How Mickey Mouse dominated Republican debate

In-fighting wins out as the presidential race accelerates.

I'd love to see the rest of tonight's debate asking us about what we would do to lead an America whose president has failed to lead instead of playing 'Mickey Mouse games'.

So said Newt Gingrich last night after FOX News debate moderator Chris Wallace asked the man whose presidential campaign is more than one million dollars in debt whether, quite honestly, he might agree that his attempt to win political election had been a "mess so far".

Mickey Mouse games were indeed the name of the game in Ames, Iowa on Thursday evening, when eight candidates came head to head in round two of the Republican presidential race, all desperate to prove themselves worthy of taking on Obama in next year's presidential elections.

The two-hour debate cranked up the pace several notches after the much more bland affair two months ago, which saw only five of the candidates bother even to turn up. Last time, notable absences included Mitt Romney, Newt Gingrich, and Michelle Bachman, generally considered to be the more "heavyweight" candidates.

While May's debate saw candidates on their best behaviour, uniting against Obama in a false show of solidarity, Thursday night saw the candidates turn on their fellow Republicans to pull one another's policies apart in a bout of in-fighting that left no clear winner by the end of it all.

The repeated bickering between former governor Tim Pawlenty and congresswoman Michele Bachmann stood out. The two Minnesota candidates exchanged curt criticisms, with Pawlenty gesturing at Bachmann as he accused her record of accomplishment and results of being "non-existent".

Not one to mince his words, he moved on to address her directly with "please stop, because you're killing us". Bachmann held her own, accusing her challenger of taking a stance more in line with Obama than a conservative Republican, a big put down from the Tea Party champion.

Foreign policy took its place in the spotlight for a time. Congressman Ron Paul received strong support after putting forward his pragmatic anti-war position, pointing out that the US can no longer afford to fund wars in Afghanistan and Iraq: "the threat from war in Iran is overstated", he said with gusto. Bachmann was having none of it.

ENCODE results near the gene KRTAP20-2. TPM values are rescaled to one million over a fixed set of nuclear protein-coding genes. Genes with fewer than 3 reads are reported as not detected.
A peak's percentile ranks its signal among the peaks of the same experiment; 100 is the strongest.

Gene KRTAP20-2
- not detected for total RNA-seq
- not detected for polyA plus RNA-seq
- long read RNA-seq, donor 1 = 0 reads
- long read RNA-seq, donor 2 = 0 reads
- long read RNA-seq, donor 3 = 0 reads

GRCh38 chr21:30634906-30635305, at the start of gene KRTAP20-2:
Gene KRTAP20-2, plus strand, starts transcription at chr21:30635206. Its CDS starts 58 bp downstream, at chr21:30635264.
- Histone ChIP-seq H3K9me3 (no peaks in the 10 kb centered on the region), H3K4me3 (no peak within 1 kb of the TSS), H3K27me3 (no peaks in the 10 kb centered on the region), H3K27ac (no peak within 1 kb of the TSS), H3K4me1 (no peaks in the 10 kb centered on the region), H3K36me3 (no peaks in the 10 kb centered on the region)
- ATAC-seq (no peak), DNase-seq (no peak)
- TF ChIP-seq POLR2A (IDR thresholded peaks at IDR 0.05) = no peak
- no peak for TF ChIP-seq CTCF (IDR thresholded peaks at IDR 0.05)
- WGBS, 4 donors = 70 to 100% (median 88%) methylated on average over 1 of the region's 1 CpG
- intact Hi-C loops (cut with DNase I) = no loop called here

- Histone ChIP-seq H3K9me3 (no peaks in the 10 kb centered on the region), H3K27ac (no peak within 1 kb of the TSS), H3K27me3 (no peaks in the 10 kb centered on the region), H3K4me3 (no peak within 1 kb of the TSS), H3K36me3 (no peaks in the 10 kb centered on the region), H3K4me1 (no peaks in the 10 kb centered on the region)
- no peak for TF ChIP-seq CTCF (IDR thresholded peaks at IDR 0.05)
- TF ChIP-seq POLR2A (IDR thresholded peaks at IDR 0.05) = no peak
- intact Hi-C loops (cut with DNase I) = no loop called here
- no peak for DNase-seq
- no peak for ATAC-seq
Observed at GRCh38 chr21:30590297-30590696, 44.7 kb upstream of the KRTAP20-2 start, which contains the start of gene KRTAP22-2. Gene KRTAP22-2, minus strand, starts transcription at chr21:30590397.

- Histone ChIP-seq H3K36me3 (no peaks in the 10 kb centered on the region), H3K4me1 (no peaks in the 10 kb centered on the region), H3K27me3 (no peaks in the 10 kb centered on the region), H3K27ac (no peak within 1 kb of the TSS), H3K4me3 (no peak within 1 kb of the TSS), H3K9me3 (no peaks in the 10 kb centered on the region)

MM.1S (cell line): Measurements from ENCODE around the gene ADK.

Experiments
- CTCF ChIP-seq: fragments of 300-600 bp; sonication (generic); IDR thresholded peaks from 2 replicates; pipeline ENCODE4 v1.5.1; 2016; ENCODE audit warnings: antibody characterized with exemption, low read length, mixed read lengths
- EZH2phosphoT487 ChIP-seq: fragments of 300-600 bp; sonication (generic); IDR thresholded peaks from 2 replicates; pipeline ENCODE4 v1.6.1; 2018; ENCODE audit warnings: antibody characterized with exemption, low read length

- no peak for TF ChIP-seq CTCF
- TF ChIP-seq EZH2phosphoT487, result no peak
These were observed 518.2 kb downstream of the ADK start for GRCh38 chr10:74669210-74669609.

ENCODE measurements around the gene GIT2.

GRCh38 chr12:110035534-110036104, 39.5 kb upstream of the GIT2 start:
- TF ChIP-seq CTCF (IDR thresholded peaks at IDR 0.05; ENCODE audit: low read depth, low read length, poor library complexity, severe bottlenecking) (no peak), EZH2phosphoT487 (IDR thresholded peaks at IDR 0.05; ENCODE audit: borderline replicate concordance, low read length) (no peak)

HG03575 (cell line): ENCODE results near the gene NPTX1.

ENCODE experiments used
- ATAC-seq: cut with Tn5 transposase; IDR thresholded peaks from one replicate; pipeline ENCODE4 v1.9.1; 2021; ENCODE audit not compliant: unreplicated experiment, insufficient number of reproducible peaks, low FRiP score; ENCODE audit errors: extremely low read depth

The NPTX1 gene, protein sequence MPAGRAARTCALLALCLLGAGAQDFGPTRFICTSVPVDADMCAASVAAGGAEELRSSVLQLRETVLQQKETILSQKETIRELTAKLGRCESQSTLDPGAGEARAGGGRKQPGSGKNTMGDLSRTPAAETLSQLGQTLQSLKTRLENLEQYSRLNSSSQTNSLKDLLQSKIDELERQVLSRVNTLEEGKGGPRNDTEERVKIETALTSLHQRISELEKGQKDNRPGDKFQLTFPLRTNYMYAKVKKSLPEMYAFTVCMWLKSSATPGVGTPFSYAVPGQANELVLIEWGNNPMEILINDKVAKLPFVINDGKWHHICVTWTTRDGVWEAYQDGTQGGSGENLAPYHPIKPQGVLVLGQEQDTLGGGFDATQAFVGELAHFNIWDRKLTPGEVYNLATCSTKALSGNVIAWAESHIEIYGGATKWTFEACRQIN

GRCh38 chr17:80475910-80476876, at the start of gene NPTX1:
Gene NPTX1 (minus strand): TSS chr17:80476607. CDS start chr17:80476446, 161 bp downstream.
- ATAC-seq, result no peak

The next stage in this ongoing battle will be Saturday's Ames straw poll, the most prominent of the Iowa straw polls running up to the presidential candidacy elections and a good early indicator of voter enthusiasm. Although non-binding, the poll gives a good indication of which candidates are faring particularly badly, in turn affecting their likelihood of winning Iowa in January and so potentially discounting them from the rest of the race.

The fact that some candidates are spending tens of thousands of dollars trying to win over tomorrow's voters indicates just how important they think this poll is. With Texan Governor Rick Perry -- the "invisible presence" at the GOP debate last night -- expected to join the campaign this weekend, Mitt Romney's front-running status looks precarious.

Tess Riley is a freelance journalist and social justice campaigner. She also works, part time, for Streetbank, and can be found on Twitter at @tess_riley

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“Why are you here?”: Juncker and MEPs mock Nigel Farage at the European Parliament

Returning to the scene of the crime.

In today's European Parliament session, Jean-Claude Juncker, president of the European Commission, tried his best to keep things cordial during a debate on Brexit. He asked MEPs to "respect British democracy and the way it voiced its view".

Unfortunately, Nigel Farage, UKIP leader and MEP, felt it necessary to voice his view a little more by applauding - the last straw even for Juncker, who turned and spat: "That's the last time you are applauding here." 

MEPs laughed and clapped, and he continued: "I am surprised you are here. You are fighting for the exit. The British people voted in f avour of the exit. Why are you here?"  

Watch the exchange here:

Farage responded with an impromptu speech, in which he pointed out that MEPs laughed when he first planned to campaign for Britain to leave the EU: "Well, you're not laughing now". Hee said the EU was in "denial" and that its project had "failed".

MPs booed again.

He continued:

"Because what the little people did, what the ordinary people did – what the people who’d been oppressed over the last few years who’d seen their living standards go down did – was they rejected the multinationals, they rejected the merchant banks, they rejected big politics and they said actually, we want our country back, we want our fishing waters back, we want our borders back. 

"We want to be an independent, self-governing, normal nation. That is what we have done and that is what must happen. In doing so we now offer a beacon of hope to democrats across the rest of the European continent. I’ll make one prediction this morning: the United Kingdom will not be the last member state to leave the European Union."

The Independent has a full transcript of the speech.

Now, it sounds like Farage had something prepared – so it's no wonder he turned up in Brussels for this important task today, while Brexiteers in Britain frantically try to put together a plan for leaving the EU.

But your mole has to wonder if perhaps, in the face of a falling British pound and a party whose major source of income is MEP salaries and expenses, Farage is less willing to give up his cushy European job than he might like us to think. 

I'm a mole, innit.